We discuss hormones as if they are separate things but everything works together in the body. Hormones and the central nervous system are totally dependent on each other, with the brain taking overall control via feedback mechanisms. We react to changes in both the internal and external environment, and our thoughts and beliefs can have profound effects on our health. The study of the connection between mental processes (thoughts, consciousness) and physical health is a very recent branch of science called psycho-neuro-immunology. In fact, older traditional systems of medicine from around the world never lost the connection between mind, body and spirit. It is only now, with huge developments in research methods and understanding that we are able to apply scientific data to the theories.

Nutritional advice

  • Food and physical focus should be similar to those recommended for hypoglycaemia and diabetes.
  • For the adrenal medulla, all foods for the nervous system can very often help, particularly oats.
  • Cinnamon is very restorative, especially when your blood sugar takes a dip. Add one teaspoon to savoury and sweet meals as often as possible. It is lovely in porridge and the combination of oats and cinnamon is a real adrenal winner. Use oat milk instead of dairy milk and you will quickly find natural energy.
  • Potassium works with sodium to maintain water balance, moderate the heart rate and ensure adequate nerve and muscle function. The best natural sources are citrus fruits, watercress and green leafy vegetables, sunflower seeds and potatoes. (Although bananas are also a good source, generally avoid them as they are high in sugar.) Potassium is easily depleted by alcohol, coffee, sugar and diuretics.
  • As well as potassium levels, balanced sodium levels are vital too. Sodium levels can drop too low especially if the adrenals are low or exhausted and therefore do not produce enough aldosterone, the hormone responsible for retaining sodium in the kidneys. The best way to ensure a healthy and balanced sodium intake is to use kelp (which is naturally high in sodium as well as other minerals) combined with sea salt flakes and in used in small amounts. Avoid table salt (which is highly refined) and processed high-salt foods such as smoked and pre-packaged foods, soy sauce, ketchup, and baking soda.
  • There is no space for caffeine if you are exhausted. Limit yourself to one cup of tea or coffee a day and avoid caffeine drinks, sports drinks and cola drinks – these are the most damaging of all.
  • Try Evening Peace Herbal Tea after 5pm and allow the herbs in this to nurture you.
  • Chamomile Herbal Tea will be particularly effective for you if stress has affected your digestive system.
  • Some herbs are renowned for their ability to assist the adrenals, such as Siberian ginseng. Ask for a sample of EnergiRevive food powder.
  • Our favourite whole green food is Superfood Plus, which is quickly digested and assimilated for release of good energy.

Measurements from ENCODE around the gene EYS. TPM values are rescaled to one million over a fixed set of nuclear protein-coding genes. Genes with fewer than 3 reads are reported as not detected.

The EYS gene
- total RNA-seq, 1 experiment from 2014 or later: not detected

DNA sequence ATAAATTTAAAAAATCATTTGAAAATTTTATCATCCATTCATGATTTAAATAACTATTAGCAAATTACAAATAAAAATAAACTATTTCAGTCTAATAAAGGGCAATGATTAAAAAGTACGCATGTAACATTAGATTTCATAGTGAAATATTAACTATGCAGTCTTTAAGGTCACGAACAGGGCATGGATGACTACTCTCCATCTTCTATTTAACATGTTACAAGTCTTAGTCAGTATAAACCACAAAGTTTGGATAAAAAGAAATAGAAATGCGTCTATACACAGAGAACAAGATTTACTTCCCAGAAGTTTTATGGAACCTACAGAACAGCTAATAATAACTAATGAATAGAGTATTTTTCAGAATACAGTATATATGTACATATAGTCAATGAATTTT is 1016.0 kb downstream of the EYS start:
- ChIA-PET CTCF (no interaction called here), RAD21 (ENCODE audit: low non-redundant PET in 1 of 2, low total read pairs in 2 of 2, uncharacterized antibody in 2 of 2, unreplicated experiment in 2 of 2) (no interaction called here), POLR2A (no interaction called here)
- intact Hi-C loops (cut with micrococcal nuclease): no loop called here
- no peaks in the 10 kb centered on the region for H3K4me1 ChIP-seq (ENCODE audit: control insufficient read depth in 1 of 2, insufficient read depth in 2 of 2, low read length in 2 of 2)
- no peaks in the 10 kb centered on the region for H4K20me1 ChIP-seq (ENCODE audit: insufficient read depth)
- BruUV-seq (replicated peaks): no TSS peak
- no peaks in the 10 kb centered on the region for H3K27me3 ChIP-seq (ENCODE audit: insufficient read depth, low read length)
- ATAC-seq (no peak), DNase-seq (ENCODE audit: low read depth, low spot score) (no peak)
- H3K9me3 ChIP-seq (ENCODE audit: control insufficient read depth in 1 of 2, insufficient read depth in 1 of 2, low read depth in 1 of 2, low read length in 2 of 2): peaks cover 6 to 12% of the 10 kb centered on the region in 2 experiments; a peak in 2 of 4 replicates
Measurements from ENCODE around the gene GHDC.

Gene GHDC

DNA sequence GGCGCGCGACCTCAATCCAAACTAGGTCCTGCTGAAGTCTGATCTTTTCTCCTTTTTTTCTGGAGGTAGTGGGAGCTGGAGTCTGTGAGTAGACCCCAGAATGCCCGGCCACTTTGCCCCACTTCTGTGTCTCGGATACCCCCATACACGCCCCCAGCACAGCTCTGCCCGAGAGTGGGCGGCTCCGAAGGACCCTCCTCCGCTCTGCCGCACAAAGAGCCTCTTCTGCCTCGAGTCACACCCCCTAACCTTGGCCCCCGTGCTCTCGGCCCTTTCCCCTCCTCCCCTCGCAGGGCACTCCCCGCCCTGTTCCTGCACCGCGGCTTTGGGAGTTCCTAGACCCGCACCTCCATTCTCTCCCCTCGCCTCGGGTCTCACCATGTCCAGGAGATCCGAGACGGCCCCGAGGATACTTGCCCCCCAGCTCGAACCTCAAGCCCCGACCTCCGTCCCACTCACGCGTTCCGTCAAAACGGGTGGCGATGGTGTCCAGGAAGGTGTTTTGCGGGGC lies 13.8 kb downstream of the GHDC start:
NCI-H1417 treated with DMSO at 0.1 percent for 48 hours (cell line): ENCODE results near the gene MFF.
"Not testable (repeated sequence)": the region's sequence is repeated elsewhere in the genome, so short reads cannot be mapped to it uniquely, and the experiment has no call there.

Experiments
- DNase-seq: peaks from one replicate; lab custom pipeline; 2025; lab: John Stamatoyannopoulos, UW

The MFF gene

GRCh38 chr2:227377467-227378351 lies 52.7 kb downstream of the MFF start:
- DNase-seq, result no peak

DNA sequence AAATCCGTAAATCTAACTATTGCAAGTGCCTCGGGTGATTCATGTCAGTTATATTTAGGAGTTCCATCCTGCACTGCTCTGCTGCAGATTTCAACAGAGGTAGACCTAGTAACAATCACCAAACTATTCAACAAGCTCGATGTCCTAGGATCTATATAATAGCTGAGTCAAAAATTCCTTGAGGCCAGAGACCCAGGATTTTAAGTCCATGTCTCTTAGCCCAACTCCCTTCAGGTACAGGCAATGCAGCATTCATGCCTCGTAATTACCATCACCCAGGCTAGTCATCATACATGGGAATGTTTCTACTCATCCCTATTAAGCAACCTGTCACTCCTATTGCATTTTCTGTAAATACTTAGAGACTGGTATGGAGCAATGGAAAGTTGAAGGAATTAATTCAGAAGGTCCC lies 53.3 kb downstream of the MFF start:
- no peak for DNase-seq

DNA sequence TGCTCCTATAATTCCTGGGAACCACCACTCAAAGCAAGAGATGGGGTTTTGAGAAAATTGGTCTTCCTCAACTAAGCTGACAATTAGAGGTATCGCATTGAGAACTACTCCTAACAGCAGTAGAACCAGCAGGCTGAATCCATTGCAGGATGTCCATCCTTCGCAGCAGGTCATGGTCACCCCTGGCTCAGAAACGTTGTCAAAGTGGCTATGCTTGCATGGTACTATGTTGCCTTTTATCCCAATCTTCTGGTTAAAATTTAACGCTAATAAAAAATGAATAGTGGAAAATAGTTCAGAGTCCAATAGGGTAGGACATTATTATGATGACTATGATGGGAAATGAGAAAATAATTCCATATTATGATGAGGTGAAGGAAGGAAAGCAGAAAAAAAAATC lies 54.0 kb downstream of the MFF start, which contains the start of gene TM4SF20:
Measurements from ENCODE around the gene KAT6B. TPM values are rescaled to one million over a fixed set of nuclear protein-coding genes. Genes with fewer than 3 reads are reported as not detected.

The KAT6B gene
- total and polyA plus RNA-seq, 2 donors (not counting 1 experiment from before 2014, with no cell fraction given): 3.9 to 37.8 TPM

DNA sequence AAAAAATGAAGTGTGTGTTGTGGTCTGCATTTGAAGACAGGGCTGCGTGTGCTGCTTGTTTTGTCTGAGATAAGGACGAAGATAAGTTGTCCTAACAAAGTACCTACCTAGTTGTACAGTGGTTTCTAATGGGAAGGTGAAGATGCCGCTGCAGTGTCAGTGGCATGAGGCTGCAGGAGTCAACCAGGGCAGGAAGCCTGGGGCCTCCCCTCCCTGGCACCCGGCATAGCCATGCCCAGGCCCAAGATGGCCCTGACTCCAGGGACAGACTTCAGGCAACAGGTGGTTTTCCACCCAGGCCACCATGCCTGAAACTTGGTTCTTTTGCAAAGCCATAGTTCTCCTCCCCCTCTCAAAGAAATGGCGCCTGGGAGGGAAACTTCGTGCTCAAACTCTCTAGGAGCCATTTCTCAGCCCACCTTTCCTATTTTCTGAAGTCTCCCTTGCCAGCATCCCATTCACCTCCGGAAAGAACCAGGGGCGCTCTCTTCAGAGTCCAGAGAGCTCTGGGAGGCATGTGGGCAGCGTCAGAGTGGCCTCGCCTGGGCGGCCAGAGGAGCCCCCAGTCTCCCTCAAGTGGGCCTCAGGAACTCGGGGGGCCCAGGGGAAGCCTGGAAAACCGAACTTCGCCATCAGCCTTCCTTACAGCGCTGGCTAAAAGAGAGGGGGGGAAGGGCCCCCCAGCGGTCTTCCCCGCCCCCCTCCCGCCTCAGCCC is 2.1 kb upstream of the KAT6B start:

Natural healing

  • Managing stress and our perception of it is a foundation of natural healing. Holism is respectful of the power of mind, emotions and beliefs. If chronic and unresolved stress has become routine in your life then take action now and avoid the consequences of adrenal exhaustion.
  • The advice which applies to the kidneys is also applicable to the adrenal glands.
  • Take appropriate exercise and balance this with rest. "Burning the candle at both ends" is a habit you have developed because somebody else’s needs have taken priority over your own. We all do it. A mother gladly sacrifices her sleep to meet the needs of her newborn child but she needs help during the day, periods of rest and powerful nutrition to maintain this for long periods of time. We all need this support and rest during periods of stress.
  • Sleep is your best friend and catnapping could be a very useful habit to develop as it conserves and restores energy. Ensure insomnia does not become a habit.
  • Learn meditation techniques; ten minutes a day of mindfulness brings benefits that are measurable and health-inducing.
  • Generally we do not advocate a detox when under pressure; we prefer to support and build the adrenal glands first. However, you may feel that one day of rest and special diet with herbs will be nurturing.

Herbs

Our herbal formulae are strong flavoured and effective. Our herbs enjoy a long history of use. A large proportion of them are grown in English soils, harvested using bio-chemistry analysis and many of them are processed fresh, which heightens their remedial properties. The majority are grown organically and are sustainable and wild-crafted. All manufacturing is carried out using licensed good manufacturing practice.

ADDITIONAL HELP IS AVAILABLE BY PHONING THE FREE PRODUCT ADVICE LINE AT HERBS HANDS HEALING BETWEEN THE HOURS OF 9.00AM TO 1.00PM. TEL: 01379 608201.